Nevertheless, thank you very much for looking into the matter, and for responding here!
Yes, if you don’t request any color bits, it’s conceivable that you’ll get a red-only framebuffer. You are not guaranteed of any bits unless you explicitly request them.
Indeed, looking at the trace file, I see a call to glTexImage2D with format GL_RED at resolution 800x600, which suggests that this is exactly the case. You should call setRgbaBits(8, 8, 8, 0) to be guaranteed of that amount of bits in each channel. (This call is also supported in 1.9.)
It may be good if Panda3D issued an appropriate warning in this situation, or if we at least published this caveat in a migration guide. I’ll look into this.
If you want to install multiple Panda versions side-by-side without much effort, you could use virtualenv and use “pip install --pre panda3d” to install Panda3D into the virtualenv. I’d certainly feel better knowing we haven’t uncovered a regression (or if we have, that it is fixed as soon as possible), but I don’t want to use up your time.
Ah, that’s interesting. Perhaps that also explains the broken depth-testing, I imagine: no depth bits.
I’ll give the matter some thought tomorrow, I think–I’m a little tired right now. ^^;
That said, I might be rebuilding the SDK version of 1.9.4 anyway (I suspect that one of the back-porting changes may be causing an issue with a particular model), so it may be simpler to just install 1.10 and try out your recommendations between uninstalling the current build and installing the next.
Aha! It would seem that you were indeed correct! In fact, the lack of explicitly-defined frame-buffer properties seems to be the source of both problems, the blood-red view and the depth issues.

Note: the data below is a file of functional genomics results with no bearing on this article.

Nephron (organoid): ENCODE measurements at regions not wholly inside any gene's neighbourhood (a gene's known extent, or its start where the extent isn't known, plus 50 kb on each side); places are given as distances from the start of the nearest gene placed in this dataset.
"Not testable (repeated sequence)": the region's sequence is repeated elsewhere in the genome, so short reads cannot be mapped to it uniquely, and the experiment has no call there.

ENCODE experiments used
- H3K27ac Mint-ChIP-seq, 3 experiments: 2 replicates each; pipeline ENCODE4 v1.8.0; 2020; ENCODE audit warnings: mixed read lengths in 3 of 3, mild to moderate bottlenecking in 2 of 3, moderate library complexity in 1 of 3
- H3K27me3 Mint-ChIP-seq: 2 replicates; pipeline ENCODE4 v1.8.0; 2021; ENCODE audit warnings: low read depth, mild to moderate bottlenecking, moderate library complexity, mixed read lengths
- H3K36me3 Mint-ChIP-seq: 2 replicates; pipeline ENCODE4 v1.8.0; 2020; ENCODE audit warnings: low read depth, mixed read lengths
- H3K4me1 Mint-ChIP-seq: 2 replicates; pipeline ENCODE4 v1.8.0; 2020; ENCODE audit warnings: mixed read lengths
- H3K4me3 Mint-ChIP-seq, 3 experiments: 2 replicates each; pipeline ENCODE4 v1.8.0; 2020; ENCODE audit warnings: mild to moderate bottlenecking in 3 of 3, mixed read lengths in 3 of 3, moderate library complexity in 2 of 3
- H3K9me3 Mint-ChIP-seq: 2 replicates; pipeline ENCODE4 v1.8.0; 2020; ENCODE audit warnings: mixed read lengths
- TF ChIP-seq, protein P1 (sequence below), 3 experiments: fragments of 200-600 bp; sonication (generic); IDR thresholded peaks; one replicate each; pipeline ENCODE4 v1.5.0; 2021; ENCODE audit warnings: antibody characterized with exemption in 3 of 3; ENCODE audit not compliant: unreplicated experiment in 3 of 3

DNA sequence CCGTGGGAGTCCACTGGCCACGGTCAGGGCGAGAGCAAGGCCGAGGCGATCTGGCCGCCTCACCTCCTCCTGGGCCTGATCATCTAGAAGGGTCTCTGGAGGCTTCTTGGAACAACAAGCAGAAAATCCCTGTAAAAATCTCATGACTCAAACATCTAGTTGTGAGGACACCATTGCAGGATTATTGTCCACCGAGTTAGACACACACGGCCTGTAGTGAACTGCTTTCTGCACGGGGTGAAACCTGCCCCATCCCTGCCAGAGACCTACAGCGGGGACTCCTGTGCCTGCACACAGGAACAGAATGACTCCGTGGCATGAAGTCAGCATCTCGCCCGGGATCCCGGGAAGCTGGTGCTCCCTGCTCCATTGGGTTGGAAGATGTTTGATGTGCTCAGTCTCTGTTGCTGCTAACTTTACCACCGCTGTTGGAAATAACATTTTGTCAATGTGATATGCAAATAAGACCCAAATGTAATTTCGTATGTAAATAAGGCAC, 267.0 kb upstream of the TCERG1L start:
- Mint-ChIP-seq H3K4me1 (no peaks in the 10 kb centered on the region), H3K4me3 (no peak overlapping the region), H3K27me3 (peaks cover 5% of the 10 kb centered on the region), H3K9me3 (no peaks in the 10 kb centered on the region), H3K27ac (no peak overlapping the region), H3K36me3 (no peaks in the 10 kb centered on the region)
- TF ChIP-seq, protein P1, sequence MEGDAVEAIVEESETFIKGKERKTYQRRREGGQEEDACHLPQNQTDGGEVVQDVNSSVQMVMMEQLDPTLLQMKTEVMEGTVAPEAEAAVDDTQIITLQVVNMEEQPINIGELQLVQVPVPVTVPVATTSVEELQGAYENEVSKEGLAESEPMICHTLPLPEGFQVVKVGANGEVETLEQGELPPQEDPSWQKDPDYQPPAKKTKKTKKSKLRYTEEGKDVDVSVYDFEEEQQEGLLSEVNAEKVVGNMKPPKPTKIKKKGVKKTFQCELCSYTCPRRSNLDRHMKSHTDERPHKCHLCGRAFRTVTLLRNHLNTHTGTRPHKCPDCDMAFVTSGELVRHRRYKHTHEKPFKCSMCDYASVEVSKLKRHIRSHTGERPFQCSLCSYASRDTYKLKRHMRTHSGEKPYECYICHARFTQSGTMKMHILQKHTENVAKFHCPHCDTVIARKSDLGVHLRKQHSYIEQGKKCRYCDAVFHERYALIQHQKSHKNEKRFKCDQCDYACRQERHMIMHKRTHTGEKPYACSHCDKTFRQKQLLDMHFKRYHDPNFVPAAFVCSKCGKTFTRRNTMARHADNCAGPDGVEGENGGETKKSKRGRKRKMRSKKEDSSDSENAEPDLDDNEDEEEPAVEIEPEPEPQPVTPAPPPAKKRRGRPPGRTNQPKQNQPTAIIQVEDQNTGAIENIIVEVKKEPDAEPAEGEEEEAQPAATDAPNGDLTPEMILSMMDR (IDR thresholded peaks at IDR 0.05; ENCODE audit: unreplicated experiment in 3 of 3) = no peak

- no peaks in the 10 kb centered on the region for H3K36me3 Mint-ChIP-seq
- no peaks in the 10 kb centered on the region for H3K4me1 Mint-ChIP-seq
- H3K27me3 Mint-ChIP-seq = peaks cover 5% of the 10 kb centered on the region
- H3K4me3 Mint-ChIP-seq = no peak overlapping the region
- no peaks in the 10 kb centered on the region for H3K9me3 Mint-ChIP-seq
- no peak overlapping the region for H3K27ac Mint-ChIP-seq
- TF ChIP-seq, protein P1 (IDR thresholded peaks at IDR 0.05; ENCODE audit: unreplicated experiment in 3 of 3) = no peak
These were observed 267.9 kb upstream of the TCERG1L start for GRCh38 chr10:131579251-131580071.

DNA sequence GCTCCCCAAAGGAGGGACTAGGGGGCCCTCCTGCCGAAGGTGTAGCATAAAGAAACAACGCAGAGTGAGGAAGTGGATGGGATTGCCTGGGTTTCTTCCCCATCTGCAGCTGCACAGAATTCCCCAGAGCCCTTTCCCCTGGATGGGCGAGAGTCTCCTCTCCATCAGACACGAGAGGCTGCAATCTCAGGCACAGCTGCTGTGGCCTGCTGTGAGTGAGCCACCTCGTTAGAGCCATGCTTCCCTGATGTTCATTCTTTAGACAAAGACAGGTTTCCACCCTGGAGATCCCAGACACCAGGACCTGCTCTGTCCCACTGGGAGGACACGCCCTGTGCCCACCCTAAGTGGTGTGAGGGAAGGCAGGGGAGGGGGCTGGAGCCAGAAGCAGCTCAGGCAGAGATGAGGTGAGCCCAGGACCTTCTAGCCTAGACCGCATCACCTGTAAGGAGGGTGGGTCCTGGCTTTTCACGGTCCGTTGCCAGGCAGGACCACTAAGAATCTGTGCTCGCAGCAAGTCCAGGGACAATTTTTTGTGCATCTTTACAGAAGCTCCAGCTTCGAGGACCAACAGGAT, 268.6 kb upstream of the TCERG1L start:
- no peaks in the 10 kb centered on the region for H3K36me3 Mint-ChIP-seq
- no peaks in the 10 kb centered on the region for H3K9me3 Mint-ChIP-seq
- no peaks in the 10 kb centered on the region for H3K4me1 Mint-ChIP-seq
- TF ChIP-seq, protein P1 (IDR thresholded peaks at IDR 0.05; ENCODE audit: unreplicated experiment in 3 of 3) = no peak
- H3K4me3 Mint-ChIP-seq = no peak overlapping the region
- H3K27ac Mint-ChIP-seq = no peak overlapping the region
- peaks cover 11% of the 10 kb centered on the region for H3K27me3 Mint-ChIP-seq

Specifically, this is what happened:
I uninstalled my build of Panda3D 1.9.4, then reinstalled 1.10. I ran my game with no changes, as a control run, and noted that the scene still showed up in red (as expected). I then located the code in which I set up my off-screen buffer, and explicitly requested both the colour bits that you provided above and depth bits. I ran the game again, and noted that the expected colour and depth-behaviour seemed to have been restored! (A quick test without the request for depth-bits, but with colour bits, showed the expected colour, but with the depth issue once again in place.)
So, it seems that it’s not likely a regression, but indeed perhaps something to mention in a migration guide!
(Another thing that might be worth mentioning in such a guide is that, when applying vertex colours in code, the colours may not take effect if one doesn’t call “np.setAttrib(ColorAttrib.makeVertex())”. This doesn’t seem to have been the case in 1.9.4, but does seem to be in 1.10, as I recall.)
Glad to hear the problem is solved. I think we should probably emit a warning message if you try to bind bitplanes that you didn’t request.
Yeah, I suppose a side effect of the new vertex colour handling is that you need to call make_vertex() for vertex colours to take effect. I thought that the .egg loader would automatically apply make_vertex() to models with vertex colours, though, so that it wouldn’t be an issue most of the time. Is this using custom-generated geometry?
Oh, sorry, I should perhaps have specified–this came up when adding vertex colours to loaded geometry that lacked it, as I recall.
For example, in one case I have a rope model, composed of several sections, each being a model loaded from an egg file. For most of my ropes this is fine, but in this one particular case I wanted to additionally have vertex colours shading from the bottom to the top, for use in a shader. So, using GeomVertex -Reader and -Writer, I added them. In 1.9 this didn’t require a call to make_vertex, while in 1.10 it did, I believe.